Shortfall in primary care physicians likely to get worse

By Brian Newsome
http://www.gazette.com

Health insurance and rising medical costs are stars of the political stage this election season, yet a potentially larger crisis looms: a shortage of primary care physicians.

Some doctors use terms such as “collapse” and “disaster” in talking about the state of primary care during the next decade. They say the issue will likely force lawmakers to radically rethink how health care dollars are spent.

Primary care doctors – generally pediatricians, internal medicine doctors and the traditional family physician – are considered the front line of health care, especially for chronic diseases and preventive care. A shortage could translate into costlier and less-efficient health care.

The reality is, there are not enough primary care doctors to see everyone now. Already, some patients, such as those enrolled in Medicare or Medicaid or living in rural areas, are struggling to find a doctor willing to see them. 

By one account, the Pikes Peak region is short about 20 primary care physicians and will be short at least 10 more in the coming years. The figures come from a study done this year by Penrose-St. Francis Health Services, and they’re likely understated, said Dr. Jeff Oram-Smith, chief medical officer for Penrose-St. Francis Health Services. Not every doctor on the rolls, for example, is regularly seeing patients. 

Dr. Randy Bjork, a Colorado Springs neurosurgeon and head of the El Paso County Medical Society, which includes nearly 1,000 local doctors – 353 in primary care – estimates the region is short about 100 primary care physicians. His estimate considers people who travel here from rural areas for care.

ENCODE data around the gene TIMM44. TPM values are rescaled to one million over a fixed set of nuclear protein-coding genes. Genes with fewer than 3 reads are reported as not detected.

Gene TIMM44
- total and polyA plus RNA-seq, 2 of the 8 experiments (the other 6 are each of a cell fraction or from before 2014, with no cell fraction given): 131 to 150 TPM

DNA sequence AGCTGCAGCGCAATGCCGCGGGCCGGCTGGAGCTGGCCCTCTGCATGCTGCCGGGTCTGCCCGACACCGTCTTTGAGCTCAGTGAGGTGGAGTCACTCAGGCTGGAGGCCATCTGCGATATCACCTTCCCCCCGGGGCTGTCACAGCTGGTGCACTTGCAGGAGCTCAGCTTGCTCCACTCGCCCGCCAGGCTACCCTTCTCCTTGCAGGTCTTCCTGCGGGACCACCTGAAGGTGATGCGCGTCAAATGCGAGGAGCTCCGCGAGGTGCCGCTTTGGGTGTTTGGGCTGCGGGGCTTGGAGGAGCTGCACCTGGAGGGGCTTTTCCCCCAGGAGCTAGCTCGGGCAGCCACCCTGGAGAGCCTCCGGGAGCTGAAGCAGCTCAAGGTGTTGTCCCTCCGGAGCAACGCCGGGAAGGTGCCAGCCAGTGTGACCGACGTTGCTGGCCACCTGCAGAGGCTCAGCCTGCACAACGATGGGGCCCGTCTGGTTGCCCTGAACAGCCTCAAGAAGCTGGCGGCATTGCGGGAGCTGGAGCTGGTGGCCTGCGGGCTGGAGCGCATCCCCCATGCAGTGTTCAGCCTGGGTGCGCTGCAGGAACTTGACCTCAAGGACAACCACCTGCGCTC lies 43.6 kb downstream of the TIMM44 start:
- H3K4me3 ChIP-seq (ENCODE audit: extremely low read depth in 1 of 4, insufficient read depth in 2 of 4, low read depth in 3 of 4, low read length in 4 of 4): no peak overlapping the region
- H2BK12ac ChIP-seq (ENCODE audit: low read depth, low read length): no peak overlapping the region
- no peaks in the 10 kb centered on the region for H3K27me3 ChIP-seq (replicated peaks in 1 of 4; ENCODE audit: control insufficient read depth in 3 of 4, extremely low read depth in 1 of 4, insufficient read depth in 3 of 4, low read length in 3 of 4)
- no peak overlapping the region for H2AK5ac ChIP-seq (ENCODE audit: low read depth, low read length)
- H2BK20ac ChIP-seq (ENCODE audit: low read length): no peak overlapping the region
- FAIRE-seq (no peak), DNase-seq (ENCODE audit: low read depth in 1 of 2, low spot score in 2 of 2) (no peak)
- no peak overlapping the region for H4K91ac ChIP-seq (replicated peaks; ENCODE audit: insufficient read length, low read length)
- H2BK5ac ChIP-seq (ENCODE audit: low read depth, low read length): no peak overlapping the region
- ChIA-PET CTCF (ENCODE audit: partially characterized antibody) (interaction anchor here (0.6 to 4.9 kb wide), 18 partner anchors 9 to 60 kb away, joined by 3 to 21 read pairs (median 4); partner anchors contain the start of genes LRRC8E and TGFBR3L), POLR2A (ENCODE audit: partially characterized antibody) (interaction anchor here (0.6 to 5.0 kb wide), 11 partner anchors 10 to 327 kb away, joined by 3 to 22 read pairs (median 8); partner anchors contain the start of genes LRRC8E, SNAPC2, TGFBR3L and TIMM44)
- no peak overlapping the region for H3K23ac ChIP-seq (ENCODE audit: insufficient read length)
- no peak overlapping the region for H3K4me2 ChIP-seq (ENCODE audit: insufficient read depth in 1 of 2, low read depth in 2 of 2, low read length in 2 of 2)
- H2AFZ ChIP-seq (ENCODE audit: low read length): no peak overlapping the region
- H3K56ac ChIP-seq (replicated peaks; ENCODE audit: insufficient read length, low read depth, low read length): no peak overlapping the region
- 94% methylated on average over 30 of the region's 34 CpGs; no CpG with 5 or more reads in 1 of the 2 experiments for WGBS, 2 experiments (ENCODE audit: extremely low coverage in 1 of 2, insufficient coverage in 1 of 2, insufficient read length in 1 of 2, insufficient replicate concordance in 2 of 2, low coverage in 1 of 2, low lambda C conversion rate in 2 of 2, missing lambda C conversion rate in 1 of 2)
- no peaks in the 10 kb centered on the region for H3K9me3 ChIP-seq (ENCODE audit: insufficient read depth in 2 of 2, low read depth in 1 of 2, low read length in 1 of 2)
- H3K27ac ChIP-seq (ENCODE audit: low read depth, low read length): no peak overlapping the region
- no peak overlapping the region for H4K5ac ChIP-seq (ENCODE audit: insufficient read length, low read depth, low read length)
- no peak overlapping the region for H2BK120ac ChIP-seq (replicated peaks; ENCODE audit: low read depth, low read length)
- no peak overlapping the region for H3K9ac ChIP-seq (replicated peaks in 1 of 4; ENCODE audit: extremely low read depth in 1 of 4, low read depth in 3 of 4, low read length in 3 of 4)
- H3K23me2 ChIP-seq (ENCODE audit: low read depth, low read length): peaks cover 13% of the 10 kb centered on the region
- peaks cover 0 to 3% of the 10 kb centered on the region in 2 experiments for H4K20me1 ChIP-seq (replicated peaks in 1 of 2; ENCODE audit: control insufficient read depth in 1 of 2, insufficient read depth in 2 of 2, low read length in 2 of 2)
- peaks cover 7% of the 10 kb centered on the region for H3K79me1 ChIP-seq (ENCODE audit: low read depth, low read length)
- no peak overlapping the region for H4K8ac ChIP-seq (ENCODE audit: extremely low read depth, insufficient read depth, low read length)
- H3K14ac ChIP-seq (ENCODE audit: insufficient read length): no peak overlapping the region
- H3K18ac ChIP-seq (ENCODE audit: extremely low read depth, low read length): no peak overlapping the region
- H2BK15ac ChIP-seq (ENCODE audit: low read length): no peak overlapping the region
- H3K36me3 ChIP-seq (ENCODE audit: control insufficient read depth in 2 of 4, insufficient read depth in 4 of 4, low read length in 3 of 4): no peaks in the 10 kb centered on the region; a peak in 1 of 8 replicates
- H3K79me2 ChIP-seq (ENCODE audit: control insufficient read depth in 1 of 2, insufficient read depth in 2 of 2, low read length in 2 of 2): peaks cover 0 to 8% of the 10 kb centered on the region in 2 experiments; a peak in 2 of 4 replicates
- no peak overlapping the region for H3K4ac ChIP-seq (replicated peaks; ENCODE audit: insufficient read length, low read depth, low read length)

Plenty going, few coming 

There’s no magic number for how many physicians a community should have. Factors such as driving distance or the age of the population play a role. 

No one, however, disputes there’s a shortage, and it’s only expected to worsen, for a number of reasons. 

About 35 percent of all physicians in the U.S. are 55 or older and within five or 10 years of retirement. Many of those are primary care doctors. 

As they retire, fewer doctors are in line to take their place, with most grads going into higher-paying specialties. 

In 2006, the American College of Physicians published a report, “The Impending Collapse of Primary Care Medicine and Its Implications for the State of the Nation’s Health Care.” 

The group noted that in 2003, only 27 percent of third-year medical students planned to pursue careers in general medicine compared with 54 percent in 1998. 

New medical school graduates routinely face student loans of at least $200,000. Bjork said a new doctor can tack on $150,000 a year in medical malpractice insurance and about that much a year in other costs associated with a practice: office space, professional organizations and staff members. 

“Primary care isn’t a good business practice anymore,” said BJ Scott, president and chief executive officer of Peak Vista Community Health Centers, which provides primary care for the uninsured and underinsured and employs 22 fulltime primary care physicians.

Bjork said a businesssavvy medical student recognizes that taking an extra year in school for a fellowship in a specialty can mean an additional $50,000 a year in salary and fewer patients to break even.

“Just do the math,” he said. “It doesn’t matter how much you’re making if more is going out.”

The cost of running a practice comes as reimbursements shrink, especially for Medicare and Medicaid. Bjork said doctors recover only 10 percent to 15 percent of their costs from federal programs.